Over $140,000 recovered for local workers in FNQ
The Fair Work Ombudsman has released the findings of its recent campaign targeting businesses in Cairns, Innisfail, Mission Beach and surrounding areas.
Fair Work Inspectors audited a total of 266 businesses across a range of industries including accommodation and food services.
The campaign found relatively high compliance rates in the region.
Fair Work Ombudsman Natalie James said that while it was encouraging that the majority of businesses in the region were meeting their obligations, any instance of non-compliance is cause for concern.
“This campaign identified 117 separate workplace contraventions, the majority of which related to underpayment of wages and failure to meet payslip requirements,” said James.
“We have been working with non-compliant businesses to assist them to rectify these issues and put in place processes to prevent them from happening again in the future.
“As a result of the campaign, we’ve successfully recovered $142,953 in back-pay for 136 employees from 38 businesses.”
Outcomes include entering an Enforceable Undertaking (EU) with AJ & S Pty Ltd, trading as Sushi Train Cairns, and sole director Mr Junji Tomehata.
Tomehata failed to check applicable pay rates for his workers after purchasing the business in 2014, which led to underpayments totalling more than $54,000 to 28 workers.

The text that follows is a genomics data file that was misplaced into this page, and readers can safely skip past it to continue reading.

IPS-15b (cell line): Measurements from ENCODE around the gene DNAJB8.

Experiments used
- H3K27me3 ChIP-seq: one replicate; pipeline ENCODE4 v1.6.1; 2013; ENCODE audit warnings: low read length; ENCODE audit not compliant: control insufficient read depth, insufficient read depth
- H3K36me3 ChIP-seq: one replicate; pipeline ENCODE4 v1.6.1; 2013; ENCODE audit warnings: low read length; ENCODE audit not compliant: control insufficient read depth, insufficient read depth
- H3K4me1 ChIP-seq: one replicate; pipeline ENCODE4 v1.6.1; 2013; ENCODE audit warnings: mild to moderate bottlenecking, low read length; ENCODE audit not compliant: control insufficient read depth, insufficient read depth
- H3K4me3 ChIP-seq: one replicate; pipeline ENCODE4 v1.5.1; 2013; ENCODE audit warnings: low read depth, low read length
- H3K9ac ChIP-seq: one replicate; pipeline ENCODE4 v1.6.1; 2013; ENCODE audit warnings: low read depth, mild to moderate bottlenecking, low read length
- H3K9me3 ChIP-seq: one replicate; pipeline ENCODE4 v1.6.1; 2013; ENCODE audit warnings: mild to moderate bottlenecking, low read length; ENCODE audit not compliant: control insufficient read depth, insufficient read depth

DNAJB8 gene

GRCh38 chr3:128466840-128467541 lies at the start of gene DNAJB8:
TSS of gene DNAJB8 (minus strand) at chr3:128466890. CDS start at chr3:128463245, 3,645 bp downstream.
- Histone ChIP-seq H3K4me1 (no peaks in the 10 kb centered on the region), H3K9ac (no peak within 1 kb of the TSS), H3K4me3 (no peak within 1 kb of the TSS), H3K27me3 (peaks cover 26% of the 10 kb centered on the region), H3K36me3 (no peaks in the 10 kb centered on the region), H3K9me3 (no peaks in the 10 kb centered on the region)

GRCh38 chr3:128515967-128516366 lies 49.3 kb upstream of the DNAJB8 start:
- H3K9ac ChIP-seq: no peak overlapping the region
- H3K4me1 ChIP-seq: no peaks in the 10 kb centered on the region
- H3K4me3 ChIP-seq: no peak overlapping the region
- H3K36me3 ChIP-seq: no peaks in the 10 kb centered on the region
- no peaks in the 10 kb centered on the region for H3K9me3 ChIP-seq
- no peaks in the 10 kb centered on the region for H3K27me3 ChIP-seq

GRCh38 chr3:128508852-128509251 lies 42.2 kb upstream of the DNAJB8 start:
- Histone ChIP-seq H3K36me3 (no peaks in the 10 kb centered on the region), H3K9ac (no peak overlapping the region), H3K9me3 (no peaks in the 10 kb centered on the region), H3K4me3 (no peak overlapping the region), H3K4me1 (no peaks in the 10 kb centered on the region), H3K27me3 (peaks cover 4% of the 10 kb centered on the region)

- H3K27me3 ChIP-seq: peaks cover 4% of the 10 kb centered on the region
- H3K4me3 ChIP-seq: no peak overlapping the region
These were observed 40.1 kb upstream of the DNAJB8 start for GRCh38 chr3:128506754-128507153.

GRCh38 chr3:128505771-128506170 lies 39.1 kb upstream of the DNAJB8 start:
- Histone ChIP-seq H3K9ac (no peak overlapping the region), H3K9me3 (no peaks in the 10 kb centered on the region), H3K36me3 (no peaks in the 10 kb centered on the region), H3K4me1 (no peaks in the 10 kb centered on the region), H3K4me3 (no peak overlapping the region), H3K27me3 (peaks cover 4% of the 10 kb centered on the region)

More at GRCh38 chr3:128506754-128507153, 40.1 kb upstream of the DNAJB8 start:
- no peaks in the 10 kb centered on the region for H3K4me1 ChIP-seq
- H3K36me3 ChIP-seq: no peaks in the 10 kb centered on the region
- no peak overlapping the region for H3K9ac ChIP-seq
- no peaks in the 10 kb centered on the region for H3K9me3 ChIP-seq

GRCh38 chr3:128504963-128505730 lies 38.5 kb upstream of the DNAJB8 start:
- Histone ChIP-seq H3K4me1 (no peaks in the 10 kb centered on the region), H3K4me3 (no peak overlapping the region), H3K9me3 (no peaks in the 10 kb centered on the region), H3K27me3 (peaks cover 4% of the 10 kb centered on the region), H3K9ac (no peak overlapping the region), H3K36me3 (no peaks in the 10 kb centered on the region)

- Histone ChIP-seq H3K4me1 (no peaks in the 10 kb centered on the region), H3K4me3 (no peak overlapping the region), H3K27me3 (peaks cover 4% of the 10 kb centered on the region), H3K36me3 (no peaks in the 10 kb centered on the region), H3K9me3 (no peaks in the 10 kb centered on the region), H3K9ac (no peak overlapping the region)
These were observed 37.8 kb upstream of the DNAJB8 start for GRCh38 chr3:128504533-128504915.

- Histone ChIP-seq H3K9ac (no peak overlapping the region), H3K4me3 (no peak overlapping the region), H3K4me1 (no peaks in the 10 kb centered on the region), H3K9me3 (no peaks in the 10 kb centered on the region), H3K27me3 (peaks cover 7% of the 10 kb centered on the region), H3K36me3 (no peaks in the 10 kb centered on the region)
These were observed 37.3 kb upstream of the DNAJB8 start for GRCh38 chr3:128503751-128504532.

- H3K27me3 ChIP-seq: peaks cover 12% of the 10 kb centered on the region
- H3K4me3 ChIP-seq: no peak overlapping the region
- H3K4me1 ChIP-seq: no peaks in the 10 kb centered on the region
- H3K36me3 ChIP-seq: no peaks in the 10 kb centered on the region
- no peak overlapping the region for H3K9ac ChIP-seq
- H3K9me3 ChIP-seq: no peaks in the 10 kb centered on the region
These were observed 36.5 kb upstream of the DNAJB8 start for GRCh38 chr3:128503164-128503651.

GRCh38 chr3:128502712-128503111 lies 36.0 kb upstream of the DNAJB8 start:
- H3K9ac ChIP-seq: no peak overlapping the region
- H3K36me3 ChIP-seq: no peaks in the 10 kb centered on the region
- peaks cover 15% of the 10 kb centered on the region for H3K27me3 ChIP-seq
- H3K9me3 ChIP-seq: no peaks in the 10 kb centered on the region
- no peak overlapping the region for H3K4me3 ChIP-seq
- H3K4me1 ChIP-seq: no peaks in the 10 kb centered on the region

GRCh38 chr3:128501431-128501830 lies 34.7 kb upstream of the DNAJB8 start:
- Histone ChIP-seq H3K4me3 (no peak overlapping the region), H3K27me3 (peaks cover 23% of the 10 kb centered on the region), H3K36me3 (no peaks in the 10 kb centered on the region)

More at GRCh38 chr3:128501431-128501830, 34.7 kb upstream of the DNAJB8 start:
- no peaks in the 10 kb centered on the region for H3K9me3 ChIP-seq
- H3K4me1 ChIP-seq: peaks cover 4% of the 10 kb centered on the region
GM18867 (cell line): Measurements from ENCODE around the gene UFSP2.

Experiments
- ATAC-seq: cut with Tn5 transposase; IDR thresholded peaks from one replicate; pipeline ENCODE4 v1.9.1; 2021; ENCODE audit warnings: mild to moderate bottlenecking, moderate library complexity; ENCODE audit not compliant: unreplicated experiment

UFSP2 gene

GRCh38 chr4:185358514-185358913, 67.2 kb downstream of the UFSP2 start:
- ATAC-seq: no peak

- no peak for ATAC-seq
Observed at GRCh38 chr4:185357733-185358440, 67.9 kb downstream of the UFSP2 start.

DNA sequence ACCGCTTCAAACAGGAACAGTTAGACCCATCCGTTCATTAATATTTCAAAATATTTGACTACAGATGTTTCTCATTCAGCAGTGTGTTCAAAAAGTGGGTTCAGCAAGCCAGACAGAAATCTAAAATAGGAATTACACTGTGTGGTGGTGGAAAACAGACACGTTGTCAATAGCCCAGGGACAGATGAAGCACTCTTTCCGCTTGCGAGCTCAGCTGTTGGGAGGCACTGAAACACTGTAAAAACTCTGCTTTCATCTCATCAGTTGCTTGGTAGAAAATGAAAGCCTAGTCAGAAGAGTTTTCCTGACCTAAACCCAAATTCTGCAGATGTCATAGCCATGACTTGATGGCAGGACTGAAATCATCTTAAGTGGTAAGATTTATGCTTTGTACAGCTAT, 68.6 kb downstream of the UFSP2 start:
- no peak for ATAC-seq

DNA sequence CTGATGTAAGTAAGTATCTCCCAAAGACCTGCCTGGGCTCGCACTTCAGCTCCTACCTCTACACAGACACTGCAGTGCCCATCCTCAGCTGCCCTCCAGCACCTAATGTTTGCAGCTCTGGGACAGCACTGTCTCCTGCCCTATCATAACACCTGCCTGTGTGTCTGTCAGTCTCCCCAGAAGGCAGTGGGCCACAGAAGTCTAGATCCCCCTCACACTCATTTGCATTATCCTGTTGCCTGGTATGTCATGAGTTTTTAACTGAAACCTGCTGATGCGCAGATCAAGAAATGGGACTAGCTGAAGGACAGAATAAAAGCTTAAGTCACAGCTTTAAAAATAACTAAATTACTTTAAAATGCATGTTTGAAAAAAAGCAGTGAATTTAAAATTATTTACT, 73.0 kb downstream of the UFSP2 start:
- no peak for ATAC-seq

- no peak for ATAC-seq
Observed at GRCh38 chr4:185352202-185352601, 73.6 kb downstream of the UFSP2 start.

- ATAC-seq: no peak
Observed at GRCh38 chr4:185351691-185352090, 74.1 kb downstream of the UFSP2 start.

The company cooperated fully with the Fair Work Ombudsman and back-paid $53,993.58 in owed wages to 24 workers.
The outstanding $2997.26 owed to the remaining four workers, who have since returned to their country of origin, will be rectified under the terms of the EU.
James said her agency has also taken enforcement action against 12 other non-compliant businesses.
In one case, the Fair Work Ombudsman recovered more than $1,100 for a working holiday visa-holder who was underpaid while working as a casual at a local restaurant. The employer was issued with an Infringement Notice.
James said that while she recognised the challenges that may be faced by small businesses in understanding their workplace obligations, it was vital that employers remained informed.
“My agency is always here to provide information and advice to employers so that they can ensure that they are doing the right thing,” said James.
“The best way to remain informed and receive tailored information for your business is to register a free My Account with the Fair Work Ombudsman.”
Three further campaigns have been commenced by the Fair Work Ombudsman in Queensland this year, targeting the Wide Bay and Ipswich regions, as well as Fortitude Valley in Brisbane.
Final reports for these campaigns will be published at the conclusion of each respective activity.
James said that her agency would continue to educate employers in the Far North Queensland region on their obligations and encourage them to contact the agency for advice.
“The results of our recent National Compliance Monitoring Campaign showed vastly improved rates of compliance amongst businesses following interaction with my agency,” said James.
“This shows that most employers are genuinely trying to do the right thing, and that the work that we are undertaking to educate employers about their workplace obligations is having a positive impact.”
James will join Alex Hawke, assistant minister for Immigration and Border Protection on a panel discussing staffing in the hospitality sector at the upcoming Restaurant Leaders Summit.